Eat Smart for Your Heart

Louis Malinow MD author
By Louis B Malinow, MD , MDVIP
July 11, 2017
Heart-healthy Foods

Eating the right foods for your heart is especially important if you have atherosclerotic cardiovascular disease (ACSVD), which occurs when plaque builds up in your arteries. A heart-healthy diet can also help prevent ACSVD. But if you’re confused about what to put in your grocery cart, you’re not alone.

“Several controversial dietary patterns, foods, and nutrients have received significant media exposure and are mired by hype,” write the authors of a recent paper in the Journal of the American College of Cardiology (JACC).  To separate the hype from helpful information, they reviewed and summarized numerous nutrition studies.

Heart-Smart Choices
There’s enough scientific evidence for researchers to recommend these foods for heart health.

  • Nuts. These nutritional powerhouses can improve ACSVD risk factors, reducing the risk of type 2 diabetes, improving blood pressure, lowering LDL (“bad”) cholesterol, and more. Eat a 30-gram serving of nuts per day (about one ounce or one handful). In moderation, any nuts can be a healthy snack, but “I tend to advise against peanut consumption based on the superior health properties of other nuts,” says MDVIP-affiliated physician Louis Malinow, who was not involved in the JACC paper. “There are a few studies [of peanut consumption] revealing improvement in lipid markers such as triglycerides and LDL.”
  • Berries. Their benefit comes in part from anthocyanins: red, blue, and purple pigments that have powerful antioxidant properties. One study found that eating more than three servings per week of blueberries and strawberries was associated with a lower risk of heart attack. Other research has shown that eating blueberries can help lower blood pressure and reduce diabetes risk.
  • Leafy greens. For heart health, make deep green, leafy vegetables such as spinach, swiss chard, and arugula part of your daily diet. They can help reduce artery stiffness and lower blood pressure. But they’re not the only heart-smart green veggies. Broccoli, Brussels sprouts, celery and others have also been shown to benefit the heart in many ways. 
  • Extra-virgin olive oil. Among the benefits to regularly consuming olive oil as part of a heart-healthy diet: It may lower LDL and raise HDL cholesterol. It may also decrease the risk of heart attack and stroke. “I recommend that patients aim for 1.5 to 2 tablespoons daily, which is the amount in most of the studies demonstrating benefit,” Malinow says.

What to Limit or Avoid
If you’re adopting a heart-healthy diet, watch out for foods that can raise your cholesterol. 

  • Coconut oil. Although this oil has become trendy in recent years, a review of 21 research papers found that it generally raised total and LDL cholesterol (though less so than butter). The 2015-2020 Dietary Guidelines for Americans recommend liquid vegetable oils, not fats that are solid at room temperature (such as coconut oil), as part of a calorie-controlled, heart-healthy diet to decrease ASCVD risk.
  • Eggs. In 2015 the Dietary Guidelines Advisory Committee reported its findings that dietary cholesterol did not significantly impact blood cholesterol. The report made plenty of headlines, but it didn’t actually change the guidelines. You should still limit eggs and other food sources of cholesterol. One reason is because eating eggs can raise some people’s blood cholesterol more than others’, so it’s better to play it safe.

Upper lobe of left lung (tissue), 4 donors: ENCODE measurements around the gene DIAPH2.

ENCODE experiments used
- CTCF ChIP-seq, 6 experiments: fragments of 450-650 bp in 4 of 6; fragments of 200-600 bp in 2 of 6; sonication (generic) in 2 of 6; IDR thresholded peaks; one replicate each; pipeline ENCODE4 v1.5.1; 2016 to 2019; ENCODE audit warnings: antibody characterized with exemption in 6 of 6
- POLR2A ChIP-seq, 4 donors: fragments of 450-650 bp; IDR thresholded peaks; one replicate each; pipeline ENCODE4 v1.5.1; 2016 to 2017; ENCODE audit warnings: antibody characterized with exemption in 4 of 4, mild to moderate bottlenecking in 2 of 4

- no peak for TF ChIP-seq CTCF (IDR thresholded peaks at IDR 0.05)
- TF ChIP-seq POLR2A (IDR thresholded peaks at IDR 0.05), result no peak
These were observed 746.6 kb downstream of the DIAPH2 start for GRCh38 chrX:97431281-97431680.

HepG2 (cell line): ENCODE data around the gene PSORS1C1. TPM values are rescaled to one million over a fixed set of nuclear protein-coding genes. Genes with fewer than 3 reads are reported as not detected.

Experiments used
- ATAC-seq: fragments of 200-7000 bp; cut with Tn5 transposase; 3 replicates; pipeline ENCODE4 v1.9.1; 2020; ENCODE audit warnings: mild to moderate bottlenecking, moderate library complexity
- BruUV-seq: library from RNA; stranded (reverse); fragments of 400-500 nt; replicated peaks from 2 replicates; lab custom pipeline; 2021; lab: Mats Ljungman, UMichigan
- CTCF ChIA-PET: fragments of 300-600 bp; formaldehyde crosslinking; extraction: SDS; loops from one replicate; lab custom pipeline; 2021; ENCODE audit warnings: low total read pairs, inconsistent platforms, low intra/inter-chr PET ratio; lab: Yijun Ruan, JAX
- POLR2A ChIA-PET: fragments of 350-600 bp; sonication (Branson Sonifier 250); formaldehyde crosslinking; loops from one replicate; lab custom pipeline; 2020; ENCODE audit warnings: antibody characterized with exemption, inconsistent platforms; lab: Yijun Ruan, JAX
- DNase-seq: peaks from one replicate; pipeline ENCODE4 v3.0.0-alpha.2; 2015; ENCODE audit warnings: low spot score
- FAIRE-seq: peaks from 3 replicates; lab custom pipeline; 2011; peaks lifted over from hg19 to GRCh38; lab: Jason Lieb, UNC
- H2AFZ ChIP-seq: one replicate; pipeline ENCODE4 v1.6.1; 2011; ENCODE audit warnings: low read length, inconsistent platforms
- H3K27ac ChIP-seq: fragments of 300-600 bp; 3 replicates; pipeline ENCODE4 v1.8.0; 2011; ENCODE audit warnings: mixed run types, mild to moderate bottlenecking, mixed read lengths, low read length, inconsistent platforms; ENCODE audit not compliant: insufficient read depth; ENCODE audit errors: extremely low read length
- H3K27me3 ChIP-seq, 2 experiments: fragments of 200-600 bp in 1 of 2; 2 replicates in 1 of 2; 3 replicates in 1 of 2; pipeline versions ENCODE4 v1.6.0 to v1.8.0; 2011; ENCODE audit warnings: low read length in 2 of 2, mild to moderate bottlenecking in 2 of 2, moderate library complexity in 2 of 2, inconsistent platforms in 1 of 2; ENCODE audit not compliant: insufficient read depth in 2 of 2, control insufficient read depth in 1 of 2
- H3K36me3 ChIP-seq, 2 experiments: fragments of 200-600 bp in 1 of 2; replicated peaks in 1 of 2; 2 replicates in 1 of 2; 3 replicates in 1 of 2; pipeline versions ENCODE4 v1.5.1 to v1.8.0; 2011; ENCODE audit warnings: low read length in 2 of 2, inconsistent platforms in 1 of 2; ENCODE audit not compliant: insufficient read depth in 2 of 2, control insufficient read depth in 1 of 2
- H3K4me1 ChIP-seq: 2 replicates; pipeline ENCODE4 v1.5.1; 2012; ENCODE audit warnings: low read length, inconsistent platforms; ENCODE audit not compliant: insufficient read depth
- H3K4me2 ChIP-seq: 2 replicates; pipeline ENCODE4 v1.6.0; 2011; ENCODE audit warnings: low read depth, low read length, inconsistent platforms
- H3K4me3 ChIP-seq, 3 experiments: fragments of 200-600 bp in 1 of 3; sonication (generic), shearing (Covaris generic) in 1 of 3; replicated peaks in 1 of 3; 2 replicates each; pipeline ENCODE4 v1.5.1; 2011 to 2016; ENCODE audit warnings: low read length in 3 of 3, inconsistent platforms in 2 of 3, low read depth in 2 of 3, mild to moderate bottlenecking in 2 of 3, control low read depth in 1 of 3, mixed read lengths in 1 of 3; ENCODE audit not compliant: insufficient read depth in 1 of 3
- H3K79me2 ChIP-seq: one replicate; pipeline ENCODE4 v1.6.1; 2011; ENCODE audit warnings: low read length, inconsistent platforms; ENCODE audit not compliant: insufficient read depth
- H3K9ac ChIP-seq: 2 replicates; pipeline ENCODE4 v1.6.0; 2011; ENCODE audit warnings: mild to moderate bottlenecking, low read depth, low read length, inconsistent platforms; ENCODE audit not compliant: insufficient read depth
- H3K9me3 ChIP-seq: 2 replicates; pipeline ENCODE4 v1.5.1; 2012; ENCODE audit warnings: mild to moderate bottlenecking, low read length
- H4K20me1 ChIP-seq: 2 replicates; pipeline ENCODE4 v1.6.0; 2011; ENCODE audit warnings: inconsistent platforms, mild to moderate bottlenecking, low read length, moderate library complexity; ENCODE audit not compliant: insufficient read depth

• “Southern” eating. This describes a dietary pattern with added fats, fried food, eggs, processed meats, and sugar-sweetened drinks. No surprise that it’s associated with an increased risk of cardiovascular problems. If this is your dietary pattern, talk to your MDVIP-affiliated physician about healthy swaps that can make a big difference for your heart – and your waistline.

What else can you do to help control cardiovascular disease? See which five things you should do every day to keep your heart healthy and work with your MDVIP-affiliated physician. As part of the MDVIP Wellness Program, your doctor can customize a wellness plan for you and your needs. Don’t have an MDVIP-affiliated doctor? Find one near you by clicking here.

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About the Author
Louis Malinow MD author

Louis B. Malinow, MD is an MDVIP-affiliated physician and board certified in Internal Medicine and Hypertension Specialist as well as a Diplomat, American Board of Clinical Lipidology, practicing for over 19 years in Baltimore, MD. Dr. Malinow graduated from the University Of Maryland School Of Medicine and completed his residency at Stanford University Hospital in Stanford, CA. Dr. Malinow is one of the only physicians in Maryland with this dual specialty in high blood pressure and high cholesterol management. He is also a member of the prestigious Alpha Omega Alpha medical honor society and is recognized by Best Doctors and Top Doctor by U.S. News & World Report and Baltimore Magazine. Dr. Malinow has appeared on numerous news programs advocating for preventive care and wellness.

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